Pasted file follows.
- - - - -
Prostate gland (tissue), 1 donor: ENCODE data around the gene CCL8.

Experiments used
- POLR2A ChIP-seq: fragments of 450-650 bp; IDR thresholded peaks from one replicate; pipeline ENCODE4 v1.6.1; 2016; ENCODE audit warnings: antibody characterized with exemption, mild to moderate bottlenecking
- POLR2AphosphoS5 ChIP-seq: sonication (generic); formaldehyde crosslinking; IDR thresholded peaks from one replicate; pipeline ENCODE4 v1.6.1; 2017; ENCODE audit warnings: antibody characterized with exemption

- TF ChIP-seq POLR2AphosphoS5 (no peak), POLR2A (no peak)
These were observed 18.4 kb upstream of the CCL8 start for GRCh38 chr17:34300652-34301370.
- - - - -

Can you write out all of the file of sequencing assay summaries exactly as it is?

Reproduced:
Prostate gland (tissue), 1 donor: ENCODE data around the gene CCL8.

Experiments used
- POLR2A ChIP-seq: fragments of 450-650 bp; IDR thresholded peaks from one replicate; pipeline ENCODE4 v1.6.1; 2016; ENCODE audit warnings: antibody characterized with exemption, mild to moderate bottlenecking
- POLR2AphosphoS5 ChIP-seq: sonication (generic); formaldehyde crosslinking; IDR thresholded peaks from one replicate; pipeline ENCODE4 v1.6.1; 2017; ENCODE audit warnings: antibody characterized with exemption

- TF ChIP-seq POLR2AphosphoS5 (no peak), POLR2A (no peak)
These were observed 18.4 kb upstream of the CCL8 start for GRCh38 chr17:34300652-34301370.